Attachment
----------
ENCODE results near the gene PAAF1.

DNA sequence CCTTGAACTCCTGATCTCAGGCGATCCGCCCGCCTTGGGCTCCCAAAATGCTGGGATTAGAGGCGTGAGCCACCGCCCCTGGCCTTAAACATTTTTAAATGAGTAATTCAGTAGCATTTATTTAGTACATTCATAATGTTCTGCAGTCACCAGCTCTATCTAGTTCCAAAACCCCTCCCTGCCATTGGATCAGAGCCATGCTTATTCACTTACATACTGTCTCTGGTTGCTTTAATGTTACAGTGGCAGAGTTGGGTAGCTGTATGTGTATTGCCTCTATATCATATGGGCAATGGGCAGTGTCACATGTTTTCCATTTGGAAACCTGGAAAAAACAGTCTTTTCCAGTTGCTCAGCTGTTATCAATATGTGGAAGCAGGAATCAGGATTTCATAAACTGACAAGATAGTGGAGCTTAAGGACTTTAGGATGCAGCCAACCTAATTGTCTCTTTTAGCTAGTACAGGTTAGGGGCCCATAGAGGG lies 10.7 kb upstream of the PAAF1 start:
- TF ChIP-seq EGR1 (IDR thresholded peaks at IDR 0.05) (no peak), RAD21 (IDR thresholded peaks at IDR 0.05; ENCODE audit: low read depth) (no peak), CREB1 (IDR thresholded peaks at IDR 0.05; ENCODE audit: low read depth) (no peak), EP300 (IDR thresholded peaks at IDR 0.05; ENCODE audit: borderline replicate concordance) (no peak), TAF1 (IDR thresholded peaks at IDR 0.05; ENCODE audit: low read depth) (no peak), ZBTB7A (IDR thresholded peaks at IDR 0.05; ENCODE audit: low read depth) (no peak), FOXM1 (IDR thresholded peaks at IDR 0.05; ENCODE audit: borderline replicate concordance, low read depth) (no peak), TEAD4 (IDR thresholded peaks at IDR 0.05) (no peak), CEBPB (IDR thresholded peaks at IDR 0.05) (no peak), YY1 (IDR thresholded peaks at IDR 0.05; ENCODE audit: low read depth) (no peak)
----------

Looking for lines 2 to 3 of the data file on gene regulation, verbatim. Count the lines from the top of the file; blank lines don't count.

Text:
DNA sequence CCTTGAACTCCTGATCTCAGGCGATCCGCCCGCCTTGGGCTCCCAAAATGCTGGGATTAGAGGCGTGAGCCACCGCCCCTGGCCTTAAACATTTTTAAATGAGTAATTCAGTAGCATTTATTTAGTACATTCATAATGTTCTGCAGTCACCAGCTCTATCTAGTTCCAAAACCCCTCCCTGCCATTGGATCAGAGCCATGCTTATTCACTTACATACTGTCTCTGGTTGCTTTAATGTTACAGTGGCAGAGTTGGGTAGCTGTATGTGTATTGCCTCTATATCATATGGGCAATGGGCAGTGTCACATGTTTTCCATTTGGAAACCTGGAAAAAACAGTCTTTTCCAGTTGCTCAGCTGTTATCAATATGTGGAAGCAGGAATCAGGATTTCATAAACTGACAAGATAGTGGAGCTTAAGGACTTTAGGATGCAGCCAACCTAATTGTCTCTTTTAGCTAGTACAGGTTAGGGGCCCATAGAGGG lies 10.7 kb upstream of the PAAF1 start:
- TF ChIP-seq EGR1 (IDR thresholded peaks at IDR 0.05) (no peak), RAD21 (IDR thresholded peaks at IDR 0.05; ENCODE audit: low read depth) (no peak), CREB1 (IDR thresholded peaks at IDR 0.05; ENCODE audit: low read depth) (no peak), EP300 (IDR thresholded peaks at IDR 0.05; ENCODE audit: borderline replicate concordance) (no peak), TAF1 (IDR thresholded peaks at IDR 0.05; ENCODE audit: low read depth) (no peak), ZBTB7A (IDR thresholded peaks at IDR 0.05; ENCODE audit: low read depth) (no peak), FOXM1 (IDR thresholded peaks at IDR 0.05; ENCODE audit: borderline replicate concordance, low read depth) (no peak), TEAD4 (IDR thresholded peaks at IDR 0.05) (no peak), CEBPB (IDR thresholded peaks at IDR 0.05) (no peak), YY1 (IDR thresholded peaks at IDR 0.05; ENCODE audit: low read depth) (no peak)